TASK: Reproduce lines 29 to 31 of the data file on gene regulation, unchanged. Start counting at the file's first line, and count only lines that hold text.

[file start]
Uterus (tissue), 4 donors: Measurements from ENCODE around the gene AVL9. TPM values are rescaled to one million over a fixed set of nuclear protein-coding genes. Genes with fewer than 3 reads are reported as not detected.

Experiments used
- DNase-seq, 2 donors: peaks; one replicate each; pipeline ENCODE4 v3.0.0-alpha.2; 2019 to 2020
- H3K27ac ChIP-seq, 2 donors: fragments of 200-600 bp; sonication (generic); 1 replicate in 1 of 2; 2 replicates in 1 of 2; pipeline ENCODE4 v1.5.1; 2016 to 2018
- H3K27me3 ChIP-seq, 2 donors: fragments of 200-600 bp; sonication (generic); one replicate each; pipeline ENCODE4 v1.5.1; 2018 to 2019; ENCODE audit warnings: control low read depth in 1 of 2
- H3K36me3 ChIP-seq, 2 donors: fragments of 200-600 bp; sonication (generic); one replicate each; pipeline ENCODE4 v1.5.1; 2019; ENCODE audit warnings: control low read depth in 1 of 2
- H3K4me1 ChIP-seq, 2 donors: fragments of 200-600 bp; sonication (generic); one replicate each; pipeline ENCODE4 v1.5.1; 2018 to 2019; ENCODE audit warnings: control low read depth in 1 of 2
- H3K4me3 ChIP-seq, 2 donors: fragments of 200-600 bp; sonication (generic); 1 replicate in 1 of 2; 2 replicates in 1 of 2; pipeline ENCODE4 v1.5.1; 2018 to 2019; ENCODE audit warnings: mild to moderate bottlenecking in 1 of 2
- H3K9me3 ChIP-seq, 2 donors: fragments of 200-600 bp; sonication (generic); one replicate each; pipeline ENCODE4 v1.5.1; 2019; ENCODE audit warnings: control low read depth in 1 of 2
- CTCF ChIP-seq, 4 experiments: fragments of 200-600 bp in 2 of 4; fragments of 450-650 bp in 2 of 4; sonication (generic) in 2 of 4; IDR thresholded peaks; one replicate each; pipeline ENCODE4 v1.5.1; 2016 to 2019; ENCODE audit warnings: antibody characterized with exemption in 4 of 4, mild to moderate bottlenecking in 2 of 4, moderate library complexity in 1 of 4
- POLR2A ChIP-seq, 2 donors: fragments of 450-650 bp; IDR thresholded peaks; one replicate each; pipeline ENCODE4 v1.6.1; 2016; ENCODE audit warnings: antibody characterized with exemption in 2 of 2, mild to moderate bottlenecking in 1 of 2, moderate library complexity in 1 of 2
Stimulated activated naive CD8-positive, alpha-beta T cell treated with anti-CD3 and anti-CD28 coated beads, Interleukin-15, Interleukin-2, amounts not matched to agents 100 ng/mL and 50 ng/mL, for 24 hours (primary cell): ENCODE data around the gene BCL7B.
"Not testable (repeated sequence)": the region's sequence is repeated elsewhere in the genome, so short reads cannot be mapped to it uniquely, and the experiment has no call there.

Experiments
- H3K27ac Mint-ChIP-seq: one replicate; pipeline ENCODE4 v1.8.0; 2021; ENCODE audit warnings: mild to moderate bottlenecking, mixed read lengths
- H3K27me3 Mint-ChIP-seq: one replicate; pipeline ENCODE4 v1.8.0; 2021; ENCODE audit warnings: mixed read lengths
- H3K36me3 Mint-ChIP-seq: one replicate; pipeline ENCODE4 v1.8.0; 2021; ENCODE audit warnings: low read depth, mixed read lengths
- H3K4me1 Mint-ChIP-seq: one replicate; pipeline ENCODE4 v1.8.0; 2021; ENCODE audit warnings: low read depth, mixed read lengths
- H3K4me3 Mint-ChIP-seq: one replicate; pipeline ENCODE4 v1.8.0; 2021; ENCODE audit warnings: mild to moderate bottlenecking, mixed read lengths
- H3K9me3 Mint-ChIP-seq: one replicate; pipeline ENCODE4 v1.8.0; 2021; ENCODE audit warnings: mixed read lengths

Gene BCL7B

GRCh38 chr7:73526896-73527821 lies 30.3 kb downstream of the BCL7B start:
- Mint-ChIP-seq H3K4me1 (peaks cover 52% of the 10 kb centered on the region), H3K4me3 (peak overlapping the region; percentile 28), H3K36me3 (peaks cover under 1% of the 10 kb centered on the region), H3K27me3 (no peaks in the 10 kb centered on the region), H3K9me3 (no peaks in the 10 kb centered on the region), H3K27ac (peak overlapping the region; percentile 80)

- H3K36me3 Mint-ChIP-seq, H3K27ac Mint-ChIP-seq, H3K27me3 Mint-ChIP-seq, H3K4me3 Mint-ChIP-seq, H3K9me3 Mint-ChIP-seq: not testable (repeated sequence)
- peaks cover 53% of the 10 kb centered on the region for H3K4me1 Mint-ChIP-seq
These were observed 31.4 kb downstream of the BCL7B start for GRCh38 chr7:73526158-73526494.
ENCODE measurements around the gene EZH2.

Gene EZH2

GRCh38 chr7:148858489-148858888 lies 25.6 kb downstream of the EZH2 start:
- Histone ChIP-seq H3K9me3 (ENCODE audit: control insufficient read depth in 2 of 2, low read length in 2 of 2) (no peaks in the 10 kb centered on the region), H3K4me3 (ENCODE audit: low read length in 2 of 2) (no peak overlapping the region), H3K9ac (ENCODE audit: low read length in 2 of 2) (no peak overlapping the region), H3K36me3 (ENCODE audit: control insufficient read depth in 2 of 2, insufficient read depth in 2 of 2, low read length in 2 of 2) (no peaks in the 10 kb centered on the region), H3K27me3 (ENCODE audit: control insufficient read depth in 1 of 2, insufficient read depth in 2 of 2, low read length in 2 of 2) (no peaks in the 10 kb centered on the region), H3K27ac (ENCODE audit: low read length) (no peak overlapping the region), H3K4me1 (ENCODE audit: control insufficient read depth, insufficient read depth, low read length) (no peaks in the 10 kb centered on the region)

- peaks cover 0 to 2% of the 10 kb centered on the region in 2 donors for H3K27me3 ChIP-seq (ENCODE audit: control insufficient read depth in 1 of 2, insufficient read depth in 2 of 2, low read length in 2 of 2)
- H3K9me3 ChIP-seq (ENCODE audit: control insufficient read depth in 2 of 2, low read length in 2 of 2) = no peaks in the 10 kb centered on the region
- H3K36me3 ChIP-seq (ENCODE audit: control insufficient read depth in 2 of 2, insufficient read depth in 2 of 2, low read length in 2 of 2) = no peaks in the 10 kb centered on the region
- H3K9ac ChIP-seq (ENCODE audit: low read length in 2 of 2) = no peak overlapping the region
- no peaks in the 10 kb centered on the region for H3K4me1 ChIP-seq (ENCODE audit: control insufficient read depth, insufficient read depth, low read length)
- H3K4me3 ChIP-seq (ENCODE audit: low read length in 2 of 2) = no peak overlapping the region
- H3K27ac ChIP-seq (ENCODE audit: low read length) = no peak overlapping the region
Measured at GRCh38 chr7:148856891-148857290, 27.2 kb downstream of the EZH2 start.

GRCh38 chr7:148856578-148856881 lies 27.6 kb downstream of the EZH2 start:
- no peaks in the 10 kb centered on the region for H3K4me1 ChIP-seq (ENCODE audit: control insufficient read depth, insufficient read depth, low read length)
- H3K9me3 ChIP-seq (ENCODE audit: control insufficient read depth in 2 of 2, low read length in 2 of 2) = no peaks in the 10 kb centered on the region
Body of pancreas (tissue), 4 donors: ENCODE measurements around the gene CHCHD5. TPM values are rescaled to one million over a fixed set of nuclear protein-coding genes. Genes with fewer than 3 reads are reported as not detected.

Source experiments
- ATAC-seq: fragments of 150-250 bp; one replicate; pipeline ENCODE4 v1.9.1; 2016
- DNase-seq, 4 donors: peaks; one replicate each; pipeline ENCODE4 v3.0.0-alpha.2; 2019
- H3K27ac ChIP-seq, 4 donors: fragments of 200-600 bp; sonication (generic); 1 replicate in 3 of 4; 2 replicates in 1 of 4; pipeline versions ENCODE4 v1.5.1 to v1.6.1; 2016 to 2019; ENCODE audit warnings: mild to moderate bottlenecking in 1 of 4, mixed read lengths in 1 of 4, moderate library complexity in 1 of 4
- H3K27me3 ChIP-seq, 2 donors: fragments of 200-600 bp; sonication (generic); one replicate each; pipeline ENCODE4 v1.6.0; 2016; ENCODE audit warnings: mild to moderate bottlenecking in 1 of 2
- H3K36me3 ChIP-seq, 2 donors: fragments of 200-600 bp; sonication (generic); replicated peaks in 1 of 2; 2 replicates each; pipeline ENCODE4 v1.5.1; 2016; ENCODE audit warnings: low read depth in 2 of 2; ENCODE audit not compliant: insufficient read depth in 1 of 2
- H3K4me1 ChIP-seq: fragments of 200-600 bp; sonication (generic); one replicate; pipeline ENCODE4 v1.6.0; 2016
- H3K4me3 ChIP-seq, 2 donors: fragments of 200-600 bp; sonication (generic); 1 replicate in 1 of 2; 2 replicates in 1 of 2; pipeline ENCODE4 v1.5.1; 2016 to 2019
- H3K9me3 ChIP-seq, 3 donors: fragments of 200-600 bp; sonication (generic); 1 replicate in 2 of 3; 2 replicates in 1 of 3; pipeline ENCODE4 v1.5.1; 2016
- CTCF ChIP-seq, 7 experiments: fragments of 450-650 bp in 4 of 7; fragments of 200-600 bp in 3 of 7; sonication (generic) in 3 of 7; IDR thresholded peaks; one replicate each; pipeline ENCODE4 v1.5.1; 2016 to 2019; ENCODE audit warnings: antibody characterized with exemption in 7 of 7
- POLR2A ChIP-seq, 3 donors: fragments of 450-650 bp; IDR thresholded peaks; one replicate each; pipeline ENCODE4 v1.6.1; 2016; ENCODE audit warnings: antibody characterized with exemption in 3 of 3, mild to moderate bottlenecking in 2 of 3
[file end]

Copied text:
GRCh38 chr7:148858489-148858888 lies 25.6 kb downstream of the EZH2 start:
- Histone ChIP-seq H3K9me3 (ENCODE audit: control insufficient read depth in 2 of 2, low read length in 2 of 2) (no peaks in the 10 kb centered on the region), H3K4me3 (ENCODE audit: low read length in 2 of 2) (no peak overlapping the region), H3K9ac (ENCODE audit: low read length in 2 of 2) (no peak overlapping the region), H3K36me3 (ENCODE audit: control insufficient read depth in 2 of 2, insufficient read depth in 2 of 2, low read length in 2 of 2) (no peaks in the 10 kb centered on the region), H3K27me3 (ENCODE audit: control insufficient read depth in 1 of 2, insufficient read depth in 2 of 2, low read length in 2 of 2) (no peaks in the 10 kb centered on the region), H3K27ac (ENCODE audit: low read length) (no peak overlapping the region), H3K4me1 (ENCODE audit: control insufficient read depth, insufficient read depth, low read length) (no peaks in the 10 kb centered on the region)

- peaks cover 0 to 2% of the 10 kb centered on the region in 2 donors for H3K27me3 ChIP-seq (ENCODE audit: control insufficient read depth in 1 of 2, insufficient read depth in 2 of 2, low read length in 2 of 2)